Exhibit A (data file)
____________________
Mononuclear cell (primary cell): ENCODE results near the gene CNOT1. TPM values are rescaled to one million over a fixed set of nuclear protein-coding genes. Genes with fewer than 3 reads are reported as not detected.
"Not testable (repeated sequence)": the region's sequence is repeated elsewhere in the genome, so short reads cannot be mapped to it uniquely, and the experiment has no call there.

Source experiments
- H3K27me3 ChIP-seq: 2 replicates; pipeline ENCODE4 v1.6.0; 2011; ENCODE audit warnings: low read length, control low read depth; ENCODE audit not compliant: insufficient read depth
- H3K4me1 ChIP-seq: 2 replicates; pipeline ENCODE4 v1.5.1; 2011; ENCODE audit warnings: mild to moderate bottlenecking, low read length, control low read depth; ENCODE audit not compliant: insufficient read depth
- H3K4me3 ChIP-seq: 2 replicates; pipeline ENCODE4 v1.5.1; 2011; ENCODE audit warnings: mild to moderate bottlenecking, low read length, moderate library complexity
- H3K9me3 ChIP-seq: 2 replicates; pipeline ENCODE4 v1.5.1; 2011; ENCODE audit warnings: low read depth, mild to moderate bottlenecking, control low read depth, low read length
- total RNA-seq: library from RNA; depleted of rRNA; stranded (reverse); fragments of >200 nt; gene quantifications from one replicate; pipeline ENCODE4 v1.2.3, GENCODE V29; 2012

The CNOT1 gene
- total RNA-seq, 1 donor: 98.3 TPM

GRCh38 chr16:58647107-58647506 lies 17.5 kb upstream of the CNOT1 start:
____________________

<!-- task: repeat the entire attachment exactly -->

Mononuclear cell (primary cell): ENCODE results near the gene CNOT1. TPM values are rescaled to one million over a fixed set of nuclear protein-coding genes. Genes with fewer than 3 reads are reported as not detected.
"Not testable (repeated sequence)": the region's sequence is repeated elsewhere in the genome, so short reads cannot be mapped to it uniquely, and the experiment has no call there.

Source experiments
- H3K27me3 ChIP-seq: 2 replicates; pipeline ENCODE4 v1.6.0; 2011; ENCODE audit warnings: low read length, control low read depth; ENCODE audit not compliant: insufficient read depth
- H3K4me1 ChIP-seq: 2 replicates; pipeline ENCODE4 v1.5.1; 2011; ENCODE audit warnings: mild to moderate bottlenecking, low read length, control low read depth; ENCODE audit not compliant: insufficient read depth
- H3K4me3 ChIP-seq: 2 replicates; pipeline ENCODE4 v1.5.1; 2011; ENCODE audit warnings: mild to moderate bottlenecking, low read length, moderate library complexity
- H3K9me3 ChIP-seq: 2 replicates; pipeline ENCODE4 v1.5.1; 2011; ENCODE audit warnings: low read depth, mild to moderate bottlenecking, control low read depth, low read length
- total RNA-seq: library from RNA; depleted of rRNA; stranded (reverse); fragments of >200 nt; gene quantifications from one replicate; pipeline ENCODE4 v1.2.3, GENCODE V29; 2012

The CNOT1 gene
- total RNA-seq, 1 donor: 98.3 TPM

GRCh38 chr16:58647107-58647506 lies 17.5 kb upstream of the CNOT1 start: